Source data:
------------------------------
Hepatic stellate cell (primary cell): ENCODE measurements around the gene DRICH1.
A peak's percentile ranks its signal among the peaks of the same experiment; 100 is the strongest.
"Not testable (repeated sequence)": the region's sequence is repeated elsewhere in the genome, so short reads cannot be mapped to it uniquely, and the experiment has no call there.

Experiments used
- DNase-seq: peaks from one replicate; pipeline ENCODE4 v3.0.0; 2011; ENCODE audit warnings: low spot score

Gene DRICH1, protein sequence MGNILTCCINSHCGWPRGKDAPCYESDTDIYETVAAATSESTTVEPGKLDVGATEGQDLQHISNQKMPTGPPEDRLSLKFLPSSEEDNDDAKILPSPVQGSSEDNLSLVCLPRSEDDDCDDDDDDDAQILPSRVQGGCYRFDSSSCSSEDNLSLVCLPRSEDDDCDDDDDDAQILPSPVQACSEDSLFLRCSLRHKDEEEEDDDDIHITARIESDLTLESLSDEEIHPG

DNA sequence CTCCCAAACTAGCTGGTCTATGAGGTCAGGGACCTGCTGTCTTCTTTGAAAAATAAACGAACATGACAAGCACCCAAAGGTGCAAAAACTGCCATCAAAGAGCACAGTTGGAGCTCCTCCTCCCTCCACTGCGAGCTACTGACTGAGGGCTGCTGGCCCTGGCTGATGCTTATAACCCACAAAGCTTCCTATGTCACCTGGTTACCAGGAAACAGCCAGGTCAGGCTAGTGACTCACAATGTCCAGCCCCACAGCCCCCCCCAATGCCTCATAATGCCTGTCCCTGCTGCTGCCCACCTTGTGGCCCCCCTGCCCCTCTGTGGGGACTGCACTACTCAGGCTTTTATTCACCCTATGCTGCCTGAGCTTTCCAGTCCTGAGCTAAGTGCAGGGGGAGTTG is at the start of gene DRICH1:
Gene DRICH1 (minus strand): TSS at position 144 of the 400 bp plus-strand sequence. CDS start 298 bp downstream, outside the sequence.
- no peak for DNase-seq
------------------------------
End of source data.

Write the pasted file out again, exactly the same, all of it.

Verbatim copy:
Hepatic stellate cell (primary cell): ENCODE measurements around the gene DRICH1.
A peak's percentile ranks its signal among the peaks of the same experiment; 100 is the strongest.
"Not testable (repeated sequence)": the region's sequence is repeated elsewhere in the genome, so short reads cannot be mapped to it uniquely, and the experiment has no call there.

Experiments used
- DNase-seq: peaks from one replicate; pipeline ENCODE4 v3.0.0; 2011; ENCODE audit warnings: low spot score

Gene DRICH1, protein sequence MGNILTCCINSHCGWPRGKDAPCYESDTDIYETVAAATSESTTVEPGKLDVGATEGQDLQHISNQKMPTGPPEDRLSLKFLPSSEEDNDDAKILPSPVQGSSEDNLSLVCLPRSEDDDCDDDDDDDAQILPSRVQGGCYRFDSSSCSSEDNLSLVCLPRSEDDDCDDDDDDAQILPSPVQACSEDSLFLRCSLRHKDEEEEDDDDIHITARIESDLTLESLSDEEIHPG

DNA sequence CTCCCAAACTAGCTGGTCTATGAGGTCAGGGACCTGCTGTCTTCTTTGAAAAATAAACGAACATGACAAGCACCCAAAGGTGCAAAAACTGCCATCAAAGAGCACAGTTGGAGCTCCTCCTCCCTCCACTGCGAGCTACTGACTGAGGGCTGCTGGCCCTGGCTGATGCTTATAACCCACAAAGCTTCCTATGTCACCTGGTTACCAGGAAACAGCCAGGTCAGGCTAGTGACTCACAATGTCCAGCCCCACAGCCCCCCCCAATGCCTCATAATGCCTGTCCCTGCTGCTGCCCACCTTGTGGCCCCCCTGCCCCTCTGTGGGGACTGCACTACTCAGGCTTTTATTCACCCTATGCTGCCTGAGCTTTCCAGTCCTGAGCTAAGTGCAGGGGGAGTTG is at the start of gene DRICH1:
Gene DRICH1 (minus strand): TSS at position 144 of the 400 bp plus-strand sequence. CDS start 298 bp downstream, outside the sequence.
- no peak for DNase-seq